Geekery: Fury Road – More Insane than We Thought


Many vehicles were harmed in the making of this movie.

We didn’t really need more proof that the stunt coordinators on Fury Road are mad geniuses… but we’ve got it anyway.

Watch that again with the knowledge that there were no on set fatalities. Zero. Fury Road was a feat in movie making and safety engineering.

Guy Norris was the supervising stunt coordinator for Fury Road. He started his career as a traveling stunt performer and met George Miller on The Road Warrior in 1980. At 54 he filmed his final stuntie role in the most dangerous stunt in the movie. He drove a ten-ton, sixteen wheeler at 60mph into a wrecked 16-wheeler without slowing down. An impact that could kill a person – especially given that the cab is above the engine. They had to build a special rig that would allow him to keep accelerating after impact. You can see the stunt toward the end of the clip. He came out without a scratch. If that’s not a proper parting shot, I don’t know what is.

fury road

Norris on that massive final chase scene that took months of planning:

“That’s what we call the ‘dancing truck sequence.’ It was all designed to keep Max and Furiosa apart for as long as possible. Every time he came close, how could we interrupt that process and have another set piece? The biggest thing to talk about here is the location. It’s difficult enough to do a chase scene with two or three normal cars on a normal street, but the incredibly flat desert that went for miles allowed us to have a whole armada of over 75 vehicles in one shot. Again, it gave us an amazing opportunity to do something that had never been done before.”


Glenn Suter started as a stunt performer in the mid 90s and has gone on to act as coordinator for movies like Pacific Rim. He works with performers directly to ensure they’re up to snuff and staying safe on set. One of his assignment on Fury Road: the Cirque du Soleil inspired pole fights. The folks up on the poles were trained by a Cirque performer, in fact. Performers wet through an 8 week training program on poles with special mounts that recreated the motion of the cars until the choreography was perfect. Suter worked extensively with the drivers, as well. The whole lead up to filming was about 3 months.

Suter also worked with the lead actors on their stunts. On working with performers: “Everyone has fear. Everyone has physical limitations. You work with them in the areas they do well, you spend time in training, you build them up to a level they feel comfortable in. You watch for their capabilities, and stretch them beyond the limits they think that they can go.”

Both Norris and Suter worked on Suicide Squad.


What is your favorite Fury Road stunt?

  • euansmith

    Flippin’ heck, Tucker!

    George Miller certain came a long way from the carnage of the original Mad Max stunts.

  • sgoodell

    I love the original, but the new version was amazing and turned the Mad Max dial up to 11. I am excited to see if this continues.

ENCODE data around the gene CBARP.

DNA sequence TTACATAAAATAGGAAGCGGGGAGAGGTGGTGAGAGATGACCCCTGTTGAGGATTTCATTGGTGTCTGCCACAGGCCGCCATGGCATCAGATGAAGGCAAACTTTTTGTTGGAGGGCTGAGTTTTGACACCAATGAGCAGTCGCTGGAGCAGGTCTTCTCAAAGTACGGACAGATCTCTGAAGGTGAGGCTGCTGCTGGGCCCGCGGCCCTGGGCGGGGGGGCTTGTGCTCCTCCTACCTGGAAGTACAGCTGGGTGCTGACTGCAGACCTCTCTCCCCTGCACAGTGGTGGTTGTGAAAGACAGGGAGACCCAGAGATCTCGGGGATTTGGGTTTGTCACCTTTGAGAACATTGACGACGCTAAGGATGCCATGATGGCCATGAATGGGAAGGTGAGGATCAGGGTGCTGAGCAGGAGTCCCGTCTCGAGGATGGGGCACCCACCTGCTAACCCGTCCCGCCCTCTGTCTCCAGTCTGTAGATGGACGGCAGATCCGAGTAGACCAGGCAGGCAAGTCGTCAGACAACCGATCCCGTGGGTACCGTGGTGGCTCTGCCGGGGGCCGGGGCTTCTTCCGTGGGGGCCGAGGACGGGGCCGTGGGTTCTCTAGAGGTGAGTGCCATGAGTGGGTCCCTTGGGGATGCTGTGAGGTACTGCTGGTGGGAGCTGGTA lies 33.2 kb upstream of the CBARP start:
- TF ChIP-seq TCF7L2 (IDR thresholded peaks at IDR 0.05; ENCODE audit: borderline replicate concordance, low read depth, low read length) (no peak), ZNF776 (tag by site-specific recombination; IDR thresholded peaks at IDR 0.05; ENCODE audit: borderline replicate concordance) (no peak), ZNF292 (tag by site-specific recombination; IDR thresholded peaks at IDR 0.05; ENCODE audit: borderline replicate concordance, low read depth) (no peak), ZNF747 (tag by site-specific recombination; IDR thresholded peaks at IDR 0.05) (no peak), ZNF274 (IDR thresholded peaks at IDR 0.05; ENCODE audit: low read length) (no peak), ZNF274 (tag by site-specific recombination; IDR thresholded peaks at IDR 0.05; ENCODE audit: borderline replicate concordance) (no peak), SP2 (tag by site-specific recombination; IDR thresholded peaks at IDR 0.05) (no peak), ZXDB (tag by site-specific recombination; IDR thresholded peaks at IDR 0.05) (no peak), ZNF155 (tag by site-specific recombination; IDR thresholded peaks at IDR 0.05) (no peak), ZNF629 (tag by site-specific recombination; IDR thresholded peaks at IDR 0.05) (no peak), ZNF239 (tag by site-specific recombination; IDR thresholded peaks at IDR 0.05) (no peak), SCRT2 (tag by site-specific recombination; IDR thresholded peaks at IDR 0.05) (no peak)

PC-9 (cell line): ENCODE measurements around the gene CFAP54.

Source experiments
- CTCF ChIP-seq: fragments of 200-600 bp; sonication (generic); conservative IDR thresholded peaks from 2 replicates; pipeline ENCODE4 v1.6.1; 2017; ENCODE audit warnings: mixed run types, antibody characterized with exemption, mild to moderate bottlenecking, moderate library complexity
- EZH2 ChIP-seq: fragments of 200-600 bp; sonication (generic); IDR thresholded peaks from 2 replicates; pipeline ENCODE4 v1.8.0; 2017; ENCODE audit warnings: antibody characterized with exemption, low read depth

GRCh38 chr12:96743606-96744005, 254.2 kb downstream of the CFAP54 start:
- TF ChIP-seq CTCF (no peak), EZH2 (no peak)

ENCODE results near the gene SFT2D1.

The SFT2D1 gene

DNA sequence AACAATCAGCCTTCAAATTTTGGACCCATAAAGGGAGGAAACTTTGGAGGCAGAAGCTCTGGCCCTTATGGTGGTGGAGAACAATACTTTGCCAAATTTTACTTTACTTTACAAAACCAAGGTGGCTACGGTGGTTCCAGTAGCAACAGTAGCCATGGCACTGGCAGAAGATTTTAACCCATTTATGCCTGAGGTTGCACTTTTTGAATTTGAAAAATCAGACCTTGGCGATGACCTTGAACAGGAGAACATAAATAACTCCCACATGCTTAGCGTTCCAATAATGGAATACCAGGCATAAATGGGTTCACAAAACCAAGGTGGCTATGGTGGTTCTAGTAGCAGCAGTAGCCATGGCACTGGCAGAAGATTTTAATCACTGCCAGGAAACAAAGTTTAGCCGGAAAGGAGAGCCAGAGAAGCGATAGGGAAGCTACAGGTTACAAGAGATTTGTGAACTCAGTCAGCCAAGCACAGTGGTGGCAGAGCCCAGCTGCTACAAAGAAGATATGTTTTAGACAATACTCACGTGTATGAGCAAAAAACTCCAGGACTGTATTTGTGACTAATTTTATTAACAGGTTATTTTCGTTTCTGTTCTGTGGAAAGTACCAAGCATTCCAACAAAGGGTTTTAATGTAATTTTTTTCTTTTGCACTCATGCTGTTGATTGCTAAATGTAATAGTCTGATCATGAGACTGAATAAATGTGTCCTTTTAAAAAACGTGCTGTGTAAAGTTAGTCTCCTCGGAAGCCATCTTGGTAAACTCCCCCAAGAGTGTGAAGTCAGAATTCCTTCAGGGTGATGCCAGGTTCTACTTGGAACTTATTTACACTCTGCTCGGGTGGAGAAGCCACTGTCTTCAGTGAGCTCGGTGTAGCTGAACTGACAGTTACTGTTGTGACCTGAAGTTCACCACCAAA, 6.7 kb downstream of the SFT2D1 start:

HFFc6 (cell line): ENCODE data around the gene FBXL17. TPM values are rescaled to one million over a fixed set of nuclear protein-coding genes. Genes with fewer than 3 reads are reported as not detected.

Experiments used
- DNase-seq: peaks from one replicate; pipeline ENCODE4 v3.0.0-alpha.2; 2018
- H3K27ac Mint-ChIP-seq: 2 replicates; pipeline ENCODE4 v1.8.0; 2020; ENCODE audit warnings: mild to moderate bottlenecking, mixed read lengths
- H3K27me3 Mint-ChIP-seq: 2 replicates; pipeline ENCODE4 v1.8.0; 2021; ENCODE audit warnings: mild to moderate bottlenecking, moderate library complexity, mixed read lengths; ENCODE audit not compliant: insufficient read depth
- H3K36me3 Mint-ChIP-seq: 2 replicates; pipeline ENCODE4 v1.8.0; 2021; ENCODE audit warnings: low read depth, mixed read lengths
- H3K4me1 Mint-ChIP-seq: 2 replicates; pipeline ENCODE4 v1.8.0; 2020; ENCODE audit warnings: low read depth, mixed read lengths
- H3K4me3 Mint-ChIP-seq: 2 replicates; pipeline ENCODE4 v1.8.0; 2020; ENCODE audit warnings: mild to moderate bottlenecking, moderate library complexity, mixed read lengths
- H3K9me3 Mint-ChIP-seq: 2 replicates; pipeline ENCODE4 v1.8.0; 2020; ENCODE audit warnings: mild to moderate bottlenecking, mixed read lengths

• euansmith

      It was certainly totally bonkers. I really liked how Max is just an element in the story; playing second fiddle to Furiosa. I thought that the “wives” were a bit Sucker Punch; but, aside from that… Wow!

      • Vomkrieg

        Max has kinda been like that in 2 and 3 though. In 2, he just wants some gas and gets caught in the war with Humongous and in 3, he’s captured and gets pretty much used by Aunty to further her political goals.

        Max isn’t so much a character with agency, but a guy bad s*** happens to all the time and he gets caught in the middle of it.

    • petrow84

      It will. Tom Hardy already signed up for a trilogy, the next one is Mad Max: The Wasteland. I just hope, Miller and his crew will not get lazy, and keep doing the same kick-ass work.

  • petrow84

    They surely are awaited in Valhalla for a BigMac with the witnessed heroes. The explosion in the end is off-scale on a one-to-Michael-Bay scale for sure, but it was at 2:02 I had to rewind a few times just to comprehend, what happened.

    “Performers wet through an 8 week training program on poles with special mounts that recreated the motion of the cars”

    I can fully understand, possibly I also would’ve wet myself, swingin’ on those poles at 60 mph.

    • euansmith

      The sequential blasts working their way up the tanker was pyrotechnic poetry.

      • petrow84

        Now I really wonder if there was an actual driver in the tanker, when it blew up. The obvious answer would be no, but so I thought with the Rig’s turnover until seeing this footage.

  • polyquaternium7


  • Talos2

    It was a visual masterpiece. The imagery and action worked perfectly together, add in the lack of cgi and it really is a thing of wonder that I hope more movie producers will try to work into their movies.

  • MechBattler

    My favorite stunt? The monster truck going airborne as it jumped in front of the rig. That was pure awesomesauce.

  • Vomkrieg

    Fury Road is the best thing to happen to the action genre in decades. What a brilliant movie, and not just rubbish overdone CG of loads of things doing stuff.

    Compare the action scenes in Fury Road to say, the battle of five armies. One looks amazing, the other looks like a long PC game cutscene.